Nowadays, almost every organization with an Internet connection has some sort of acceptable use policy in place. In our litigious society, we recognize the importance of defining the types of behavior that we will and won't tolerate in order to protect our organization against individuals who misuse our resources. HR and IT professionals alike are all too familiar with the tales of organizations being sued for sexual harassment when an employee's questionable surfing habits made other employees feel uncomfortable in the workplace. We've also heard horror stories about companies held accountable for fraud perpetrated by employees using the business' Internet connection.

In many organizations the reaction (or overreaction, in my opinion) to this threat has been the implementation of draconian acceptable use policies such as the one below:

"Corporate computers and data connections are to be used exclusively for business purposes. Any personal use of corporate resources is strictly prohibited and will result in disciplinary action, up to and including possible termination."

While this policy seems like a wise idea to cover the collective corporate rear-end, it's actually somewhat dangerous. Let's look at a few holes in this type of policy:

It's impractical. Employees are going to use the Internet for personal reasons. They're going to check the scores from the game or see how the market's doing. That's just the way it is.

It could

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reduce employee productivity. Employees use the Internet at work to accomplish tasks that might take much longer otherwise. If they need to get a birthday gift for Mom, they can probably do that much faster online than they could by leaving the office for a few minutes and walking down to the corner store.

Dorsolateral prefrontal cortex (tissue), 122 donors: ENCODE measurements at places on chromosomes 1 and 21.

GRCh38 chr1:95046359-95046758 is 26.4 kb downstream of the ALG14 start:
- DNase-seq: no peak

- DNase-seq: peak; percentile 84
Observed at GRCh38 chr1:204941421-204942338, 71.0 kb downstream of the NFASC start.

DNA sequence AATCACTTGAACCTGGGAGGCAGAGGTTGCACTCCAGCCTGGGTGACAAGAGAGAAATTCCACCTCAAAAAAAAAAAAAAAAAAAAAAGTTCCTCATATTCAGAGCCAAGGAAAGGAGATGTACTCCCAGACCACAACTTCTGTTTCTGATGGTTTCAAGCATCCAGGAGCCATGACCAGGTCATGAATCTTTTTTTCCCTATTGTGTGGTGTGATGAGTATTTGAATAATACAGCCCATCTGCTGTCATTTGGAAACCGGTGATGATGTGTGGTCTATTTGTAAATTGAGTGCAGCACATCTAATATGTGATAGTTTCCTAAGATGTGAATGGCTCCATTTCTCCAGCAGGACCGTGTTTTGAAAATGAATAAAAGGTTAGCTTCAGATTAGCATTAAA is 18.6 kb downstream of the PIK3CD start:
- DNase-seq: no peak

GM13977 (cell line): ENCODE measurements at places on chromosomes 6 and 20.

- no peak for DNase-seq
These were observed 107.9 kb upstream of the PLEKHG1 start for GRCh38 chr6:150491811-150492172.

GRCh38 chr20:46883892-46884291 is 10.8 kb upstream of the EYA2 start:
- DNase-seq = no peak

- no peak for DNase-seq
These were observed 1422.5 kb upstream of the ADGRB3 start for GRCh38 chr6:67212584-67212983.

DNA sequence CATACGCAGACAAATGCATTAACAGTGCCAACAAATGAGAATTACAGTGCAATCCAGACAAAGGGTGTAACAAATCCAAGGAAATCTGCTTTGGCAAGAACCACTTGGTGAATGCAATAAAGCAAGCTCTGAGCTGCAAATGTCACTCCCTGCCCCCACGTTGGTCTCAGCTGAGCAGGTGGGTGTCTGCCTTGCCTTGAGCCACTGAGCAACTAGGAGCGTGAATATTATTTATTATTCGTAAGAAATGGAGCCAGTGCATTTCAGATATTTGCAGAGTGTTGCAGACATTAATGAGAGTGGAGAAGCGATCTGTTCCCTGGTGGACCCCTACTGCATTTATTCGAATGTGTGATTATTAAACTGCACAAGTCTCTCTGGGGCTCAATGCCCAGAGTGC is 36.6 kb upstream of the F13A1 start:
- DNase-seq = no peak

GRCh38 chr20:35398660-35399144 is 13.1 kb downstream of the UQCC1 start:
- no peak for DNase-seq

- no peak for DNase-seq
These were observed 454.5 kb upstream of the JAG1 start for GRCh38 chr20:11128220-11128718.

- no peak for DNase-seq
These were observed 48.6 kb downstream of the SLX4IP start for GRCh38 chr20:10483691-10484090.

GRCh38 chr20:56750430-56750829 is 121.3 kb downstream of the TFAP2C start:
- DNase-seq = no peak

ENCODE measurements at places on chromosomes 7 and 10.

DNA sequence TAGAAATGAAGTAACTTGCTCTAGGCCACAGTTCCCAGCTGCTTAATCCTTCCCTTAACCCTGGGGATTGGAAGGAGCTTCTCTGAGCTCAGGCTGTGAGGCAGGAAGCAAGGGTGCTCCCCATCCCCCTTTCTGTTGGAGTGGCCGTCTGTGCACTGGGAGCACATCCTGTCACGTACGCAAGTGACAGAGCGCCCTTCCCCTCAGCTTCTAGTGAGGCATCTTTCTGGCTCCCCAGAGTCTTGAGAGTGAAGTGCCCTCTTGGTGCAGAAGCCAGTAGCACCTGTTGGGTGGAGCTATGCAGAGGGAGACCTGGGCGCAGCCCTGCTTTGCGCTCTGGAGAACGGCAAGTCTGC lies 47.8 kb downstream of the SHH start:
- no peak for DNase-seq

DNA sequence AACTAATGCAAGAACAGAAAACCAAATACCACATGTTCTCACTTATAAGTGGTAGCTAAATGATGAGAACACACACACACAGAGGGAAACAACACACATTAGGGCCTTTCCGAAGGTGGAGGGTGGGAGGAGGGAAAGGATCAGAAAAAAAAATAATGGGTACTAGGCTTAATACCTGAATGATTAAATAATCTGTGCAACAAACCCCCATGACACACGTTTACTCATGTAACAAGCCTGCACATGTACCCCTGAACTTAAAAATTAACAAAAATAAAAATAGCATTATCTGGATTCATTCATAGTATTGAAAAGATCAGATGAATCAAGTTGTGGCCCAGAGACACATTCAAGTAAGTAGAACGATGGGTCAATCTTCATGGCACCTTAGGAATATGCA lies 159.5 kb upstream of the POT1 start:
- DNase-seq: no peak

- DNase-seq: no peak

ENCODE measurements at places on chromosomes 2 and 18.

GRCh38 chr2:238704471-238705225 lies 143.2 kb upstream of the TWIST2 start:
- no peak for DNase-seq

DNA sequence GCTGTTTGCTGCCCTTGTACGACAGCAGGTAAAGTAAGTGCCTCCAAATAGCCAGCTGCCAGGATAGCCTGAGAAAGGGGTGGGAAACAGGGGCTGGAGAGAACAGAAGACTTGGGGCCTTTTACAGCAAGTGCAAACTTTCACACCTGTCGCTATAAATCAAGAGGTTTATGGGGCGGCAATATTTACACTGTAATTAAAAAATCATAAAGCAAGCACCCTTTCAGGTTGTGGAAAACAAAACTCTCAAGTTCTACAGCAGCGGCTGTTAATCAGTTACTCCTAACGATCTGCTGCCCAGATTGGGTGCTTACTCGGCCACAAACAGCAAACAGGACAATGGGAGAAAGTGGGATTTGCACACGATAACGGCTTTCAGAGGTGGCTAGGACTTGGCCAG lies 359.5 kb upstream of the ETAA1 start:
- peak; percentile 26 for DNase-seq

Inconsistent performance could legally invalidate the policy. If your policy is written as harshly as the one above, you'll need to enforce it with that level of severity. If you don't punish each and every infraction consistently, the courts may see your singling out of serious incidents as selective enforcement. They then might find the whole policy invalid, and you're back in the same legal jam you'd be in if you never had the policy in the first place.

So what's the alternative? Many organizations have a policy that's somewhat looser, such as the following:

"Corporate computers and data connections are intended for business use. Use of such resources for any activity that might be deemed offensive, illegal, harassing or otherwise detrimental to the company's business interests is strictly prohibited. Reasonable personal use of corporate computing resources may be acceptable based upon individual department guidelines. Employees who violate these guidelines are subject to disciplinary proceedings."

This policy gives you some flexibility. It strictly prohibits the activities we definitely don't want on our networks but provides department managers with some flexibility regarding the amount of personal use they'll permit their employees. This allows managers to use discretion in the cases of employees who work longer hours (such as salesmen on the road with their laptops surfing the Net in the evening) or have extenuating circumstances (such as a working mother who wants to keep an eye on the nanny-cam). Remember – flexibility is the key to a strong acceptable use policy!

About the author
Mike Chapple, CISSP, currently serves as Chief Information Officer of the Brand Institute, a Miami-based marketing consultancy. He previously worked as an information security researcher for the U.S. National Security Agency. His publishing credits include the TICSA Training Guide from Que Publishing, the CISSP Study Guide from Sybex and the upcoming SANS GSEC Prep Guide from John Wiley. He's also the About.com Guide to Databases.


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This was first published in December 2003

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